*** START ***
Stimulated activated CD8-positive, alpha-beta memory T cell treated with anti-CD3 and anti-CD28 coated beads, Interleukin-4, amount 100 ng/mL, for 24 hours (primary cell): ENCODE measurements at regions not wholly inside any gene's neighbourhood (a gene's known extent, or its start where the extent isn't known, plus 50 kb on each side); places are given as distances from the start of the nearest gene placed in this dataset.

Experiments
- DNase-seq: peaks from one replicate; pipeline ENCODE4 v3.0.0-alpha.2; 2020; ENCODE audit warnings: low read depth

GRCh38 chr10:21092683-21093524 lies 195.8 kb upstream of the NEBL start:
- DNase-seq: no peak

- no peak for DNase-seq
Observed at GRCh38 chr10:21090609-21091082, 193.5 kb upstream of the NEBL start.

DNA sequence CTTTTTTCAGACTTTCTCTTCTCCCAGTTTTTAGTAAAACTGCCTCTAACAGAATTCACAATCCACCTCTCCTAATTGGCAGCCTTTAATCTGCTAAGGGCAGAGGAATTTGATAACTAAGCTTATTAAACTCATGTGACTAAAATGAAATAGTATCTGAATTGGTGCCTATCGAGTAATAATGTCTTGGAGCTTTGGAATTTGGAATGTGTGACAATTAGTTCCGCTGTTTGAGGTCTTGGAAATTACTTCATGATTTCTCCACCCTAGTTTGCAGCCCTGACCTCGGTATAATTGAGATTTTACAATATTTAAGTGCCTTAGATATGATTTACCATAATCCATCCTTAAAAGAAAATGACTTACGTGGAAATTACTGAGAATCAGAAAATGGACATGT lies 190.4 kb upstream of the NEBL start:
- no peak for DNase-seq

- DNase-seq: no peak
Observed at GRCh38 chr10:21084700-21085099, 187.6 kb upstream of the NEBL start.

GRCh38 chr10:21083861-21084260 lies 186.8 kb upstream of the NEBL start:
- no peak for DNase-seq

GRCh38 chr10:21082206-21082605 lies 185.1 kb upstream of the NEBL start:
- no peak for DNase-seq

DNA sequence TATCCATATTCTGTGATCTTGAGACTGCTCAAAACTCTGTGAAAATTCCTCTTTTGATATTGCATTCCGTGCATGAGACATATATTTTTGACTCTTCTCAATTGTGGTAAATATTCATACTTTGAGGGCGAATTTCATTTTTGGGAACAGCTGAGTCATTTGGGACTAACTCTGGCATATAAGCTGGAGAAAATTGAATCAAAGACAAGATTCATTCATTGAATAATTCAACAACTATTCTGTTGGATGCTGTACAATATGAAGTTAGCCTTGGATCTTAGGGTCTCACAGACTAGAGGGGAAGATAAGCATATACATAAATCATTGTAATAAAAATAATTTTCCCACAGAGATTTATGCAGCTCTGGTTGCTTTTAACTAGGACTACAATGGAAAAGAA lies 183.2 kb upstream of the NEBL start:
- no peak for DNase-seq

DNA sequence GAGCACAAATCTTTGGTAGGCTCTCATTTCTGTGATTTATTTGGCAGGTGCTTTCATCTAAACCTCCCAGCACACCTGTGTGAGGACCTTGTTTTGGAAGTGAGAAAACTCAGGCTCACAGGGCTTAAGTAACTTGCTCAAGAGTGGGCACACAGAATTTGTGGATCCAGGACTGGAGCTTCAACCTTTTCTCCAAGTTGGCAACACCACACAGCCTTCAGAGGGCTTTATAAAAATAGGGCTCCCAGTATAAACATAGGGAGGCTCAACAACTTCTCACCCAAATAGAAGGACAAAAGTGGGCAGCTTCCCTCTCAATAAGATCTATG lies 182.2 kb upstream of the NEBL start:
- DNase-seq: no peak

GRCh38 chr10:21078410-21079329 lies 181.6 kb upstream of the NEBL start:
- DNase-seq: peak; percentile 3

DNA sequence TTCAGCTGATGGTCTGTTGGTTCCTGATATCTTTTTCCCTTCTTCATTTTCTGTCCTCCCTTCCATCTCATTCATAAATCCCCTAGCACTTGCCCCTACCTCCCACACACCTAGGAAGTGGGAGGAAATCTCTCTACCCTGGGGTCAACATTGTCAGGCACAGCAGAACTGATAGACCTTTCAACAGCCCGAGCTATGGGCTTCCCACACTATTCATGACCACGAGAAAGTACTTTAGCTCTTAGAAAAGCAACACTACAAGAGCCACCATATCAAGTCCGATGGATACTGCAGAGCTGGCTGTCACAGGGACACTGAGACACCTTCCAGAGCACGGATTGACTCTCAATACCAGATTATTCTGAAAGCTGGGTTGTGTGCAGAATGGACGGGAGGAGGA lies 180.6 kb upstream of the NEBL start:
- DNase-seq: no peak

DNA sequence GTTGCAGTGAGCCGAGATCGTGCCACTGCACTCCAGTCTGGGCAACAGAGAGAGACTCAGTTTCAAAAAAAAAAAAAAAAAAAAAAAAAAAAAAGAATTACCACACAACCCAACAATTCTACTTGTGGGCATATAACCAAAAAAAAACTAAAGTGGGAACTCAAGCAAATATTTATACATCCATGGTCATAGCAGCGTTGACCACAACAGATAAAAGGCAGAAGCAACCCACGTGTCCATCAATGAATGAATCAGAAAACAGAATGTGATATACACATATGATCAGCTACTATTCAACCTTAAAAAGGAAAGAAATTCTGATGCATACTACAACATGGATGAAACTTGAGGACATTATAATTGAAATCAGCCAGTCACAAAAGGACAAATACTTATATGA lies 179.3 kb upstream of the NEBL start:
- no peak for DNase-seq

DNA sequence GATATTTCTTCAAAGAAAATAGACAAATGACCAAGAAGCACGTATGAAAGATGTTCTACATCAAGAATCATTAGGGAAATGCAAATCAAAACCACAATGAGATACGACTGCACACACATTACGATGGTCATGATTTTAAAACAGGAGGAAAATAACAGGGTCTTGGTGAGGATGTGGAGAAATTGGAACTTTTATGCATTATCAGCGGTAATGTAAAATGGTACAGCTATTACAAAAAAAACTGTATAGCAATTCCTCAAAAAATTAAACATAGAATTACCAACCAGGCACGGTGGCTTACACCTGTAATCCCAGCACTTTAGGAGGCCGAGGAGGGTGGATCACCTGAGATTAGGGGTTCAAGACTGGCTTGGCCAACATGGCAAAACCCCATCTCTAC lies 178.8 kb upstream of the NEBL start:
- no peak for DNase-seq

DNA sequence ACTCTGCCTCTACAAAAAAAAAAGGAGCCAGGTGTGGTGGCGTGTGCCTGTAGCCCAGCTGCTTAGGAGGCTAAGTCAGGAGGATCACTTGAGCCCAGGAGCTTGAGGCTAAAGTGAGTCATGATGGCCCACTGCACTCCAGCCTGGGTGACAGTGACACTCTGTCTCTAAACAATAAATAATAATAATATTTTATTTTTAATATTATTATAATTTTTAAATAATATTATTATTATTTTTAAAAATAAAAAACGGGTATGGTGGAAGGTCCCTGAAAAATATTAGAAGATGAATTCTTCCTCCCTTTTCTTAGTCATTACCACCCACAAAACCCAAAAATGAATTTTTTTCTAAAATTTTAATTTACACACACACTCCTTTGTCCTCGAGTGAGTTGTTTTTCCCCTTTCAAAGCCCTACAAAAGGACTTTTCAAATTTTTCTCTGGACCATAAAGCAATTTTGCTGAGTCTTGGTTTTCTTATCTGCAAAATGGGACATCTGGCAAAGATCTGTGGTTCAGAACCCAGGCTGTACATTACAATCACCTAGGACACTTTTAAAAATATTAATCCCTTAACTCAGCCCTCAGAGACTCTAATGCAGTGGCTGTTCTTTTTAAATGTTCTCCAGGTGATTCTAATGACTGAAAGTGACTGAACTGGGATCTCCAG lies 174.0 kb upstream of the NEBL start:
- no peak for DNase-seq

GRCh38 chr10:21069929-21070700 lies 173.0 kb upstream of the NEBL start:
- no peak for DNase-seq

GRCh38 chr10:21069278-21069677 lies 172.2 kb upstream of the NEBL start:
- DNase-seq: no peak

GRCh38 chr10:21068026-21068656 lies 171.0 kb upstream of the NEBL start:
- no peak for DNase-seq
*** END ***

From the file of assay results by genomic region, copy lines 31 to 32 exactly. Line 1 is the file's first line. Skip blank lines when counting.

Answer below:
- no peak for DNase-seq

GRCh38 chr10:21069278-21069677 lies 172.2 kb upstream of the NEBL start: